We’ve all been there. You’re in a hurry, you need some information or need to do something, and you think you know exactly how to accomplish your goal. Then everything goes wrong because you run into a bad website. It’s slow, it’s confusing, it’s sending you in circles! You’re forced to either trudge through to get what you need or abandon the site and try again somewhere else. Neither of these outcomes is what a user experience (UX) designer ever wants to see.
Field of Dreams may have introduced us to the concept of if you build it they will come (which is actually a misquote as the movie’s line is “If you build it, HE will come”), but online it’s more like if you build it you better build it well if you want them to stay. Users’ attention spans are short. They make judgments they may not even consciously realize about websites in seconds. Every element of a website’s design works in coordination to sway those judgments negatively or positively.
Now there’s an overwhelming list of elements to consider for web design, but to be helpful I’ve highlighted the following 8 design areas I think are important to offer a good user experience:
1. Information Architecture
Information architecture (IA) design is about creating a structure on a website that helps a user understand where they are and where they can find the information they are seeking. It’s concerned with navigation elements such as menus and the hierarchy of the content found within a site. For IA to offer an intuitive experience that meets users’ expectations you must consider details such as clarity of menu labels and hyperlinks, layout placement of priority content, and availability and functionality of search features.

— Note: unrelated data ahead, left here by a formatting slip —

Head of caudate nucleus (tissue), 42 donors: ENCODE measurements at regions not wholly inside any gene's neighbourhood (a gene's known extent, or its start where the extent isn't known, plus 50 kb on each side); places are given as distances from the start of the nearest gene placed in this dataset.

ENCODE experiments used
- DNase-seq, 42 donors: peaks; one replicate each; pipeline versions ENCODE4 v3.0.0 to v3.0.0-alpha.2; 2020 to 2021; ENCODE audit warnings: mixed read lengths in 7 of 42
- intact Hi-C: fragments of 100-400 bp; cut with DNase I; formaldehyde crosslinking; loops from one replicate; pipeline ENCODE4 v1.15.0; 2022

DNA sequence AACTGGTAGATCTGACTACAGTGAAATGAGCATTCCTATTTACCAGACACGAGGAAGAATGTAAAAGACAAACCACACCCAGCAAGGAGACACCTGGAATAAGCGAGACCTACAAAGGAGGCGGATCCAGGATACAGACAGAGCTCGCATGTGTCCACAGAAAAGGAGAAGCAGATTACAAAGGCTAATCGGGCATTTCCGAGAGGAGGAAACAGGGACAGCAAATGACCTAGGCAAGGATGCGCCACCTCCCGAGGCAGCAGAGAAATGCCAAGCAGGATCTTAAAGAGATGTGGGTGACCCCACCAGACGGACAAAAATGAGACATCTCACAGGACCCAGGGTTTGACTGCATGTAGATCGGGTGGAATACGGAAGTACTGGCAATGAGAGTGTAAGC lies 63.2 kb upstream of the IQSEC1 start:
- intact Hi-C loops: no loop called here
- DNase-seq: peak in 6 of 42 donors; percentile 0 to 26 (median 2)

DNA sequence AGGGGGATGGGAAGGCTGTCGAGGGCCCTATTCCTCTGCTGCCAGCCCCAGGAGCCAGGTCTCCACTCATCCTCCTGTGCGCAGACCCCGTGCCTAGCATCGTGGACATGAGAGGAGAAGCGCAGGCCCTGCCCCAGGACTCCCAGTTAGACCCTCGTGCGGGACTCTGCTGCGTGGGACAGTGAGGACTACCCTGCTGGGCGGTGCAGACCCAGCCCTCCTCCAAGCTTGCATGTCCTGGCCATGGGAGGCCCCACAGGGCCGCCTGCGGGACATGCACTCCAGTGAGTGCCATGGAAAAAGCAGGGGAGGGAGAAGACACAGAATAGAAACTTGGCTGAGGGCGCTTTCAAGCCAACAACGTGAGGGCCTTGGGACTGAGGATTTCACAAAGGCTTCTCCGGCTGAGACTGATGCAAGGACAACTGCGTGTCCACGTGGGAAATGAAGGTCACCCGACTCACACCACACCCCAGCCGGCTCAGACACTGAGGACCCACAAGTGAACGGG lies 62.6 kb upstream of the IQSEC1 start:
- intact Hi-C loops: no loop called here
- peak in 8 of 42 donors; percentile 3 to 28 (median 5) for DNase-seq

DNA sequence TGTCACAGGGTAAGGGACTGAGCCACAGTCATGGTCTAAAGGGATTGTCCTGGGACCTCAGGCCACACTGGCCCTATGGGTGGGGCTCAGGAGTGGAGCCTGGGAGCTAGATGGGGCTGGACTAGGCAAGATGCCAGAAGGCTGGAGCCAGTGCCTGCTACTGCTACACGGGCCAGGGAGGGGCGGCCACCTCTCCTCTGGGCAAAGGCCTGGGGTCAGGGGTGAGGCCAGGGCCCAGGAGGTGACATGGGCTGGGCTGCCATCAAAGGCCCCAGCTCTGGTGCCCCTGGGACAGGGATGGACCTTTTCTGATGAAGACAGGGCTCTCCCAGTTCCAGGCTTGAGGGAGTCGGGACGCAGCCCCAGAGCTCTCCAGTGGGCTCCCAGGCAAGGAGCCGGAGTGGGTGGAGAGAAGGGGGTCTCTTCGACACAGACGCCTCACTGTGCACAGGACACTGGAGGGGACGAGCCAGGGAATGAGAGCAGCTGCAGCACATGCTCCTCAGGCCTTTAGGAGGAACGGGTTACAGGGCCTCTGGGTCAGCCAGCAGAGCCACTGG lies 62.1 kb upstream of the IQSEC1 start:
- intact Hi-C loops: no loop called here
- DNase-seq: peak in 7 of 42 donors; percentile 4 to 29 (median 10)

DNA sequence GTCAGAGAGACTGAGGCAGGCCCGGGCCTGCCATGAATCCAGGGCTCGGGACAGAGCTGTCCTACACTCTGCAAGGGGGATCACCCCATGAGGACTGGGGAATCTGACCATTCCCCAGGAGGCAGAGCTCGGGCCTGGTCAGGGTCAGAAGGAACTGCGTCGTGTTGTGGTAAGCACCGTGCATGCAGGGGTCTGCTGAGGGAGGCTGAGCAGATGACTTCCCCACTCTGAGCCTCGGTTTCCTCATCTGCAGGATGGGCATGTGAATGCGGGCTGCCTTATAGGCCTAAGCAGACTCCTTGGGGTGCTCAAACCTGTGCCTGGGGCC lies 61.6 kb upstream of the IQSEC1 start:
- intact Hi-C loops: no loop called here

It’s not new information that online readers don’t really read. They scan information to quickly evaluate its relevance to them and then decide whether to commit time to read more in detail. If they can’t scan easily, users are likely to abandon a website. Generally, they will scan a page in a Z pattern or an F pattern so it’s important to consider this when designing. Other design elements that can improve scannability include headings, subheadings, numbered or bulleted lists, and strategically highlighted lines of text.
3. White Space (Negative Space)
Just as it’s true in print design, it’s true in web design: don’t clutter the page. Too much content too close together on a page makes it difficult for a user to focus and know what’s the most important thing their eyes should be looking at. This is a barrier that wastes time and frustrates.
Be sure to use a layout grid that helps you offer a cohesive, orderly design where each element is allocated the right amount of space in relation to everything else. And while it’s good to be mindful of page length, users are more conditioned to scrolling now because of the prevalence of mobile devices. Just make sure content at the top of the page is relevant and enticing and users will continue down the page to view the rest.
4. Content Strategy
Always remember the reason a user has for visiting a website and make sure the content is clear, easy to digest (no jargon), and relevant to their goals. Don’t overwhelm users with information. Feed them details in a step by step manner.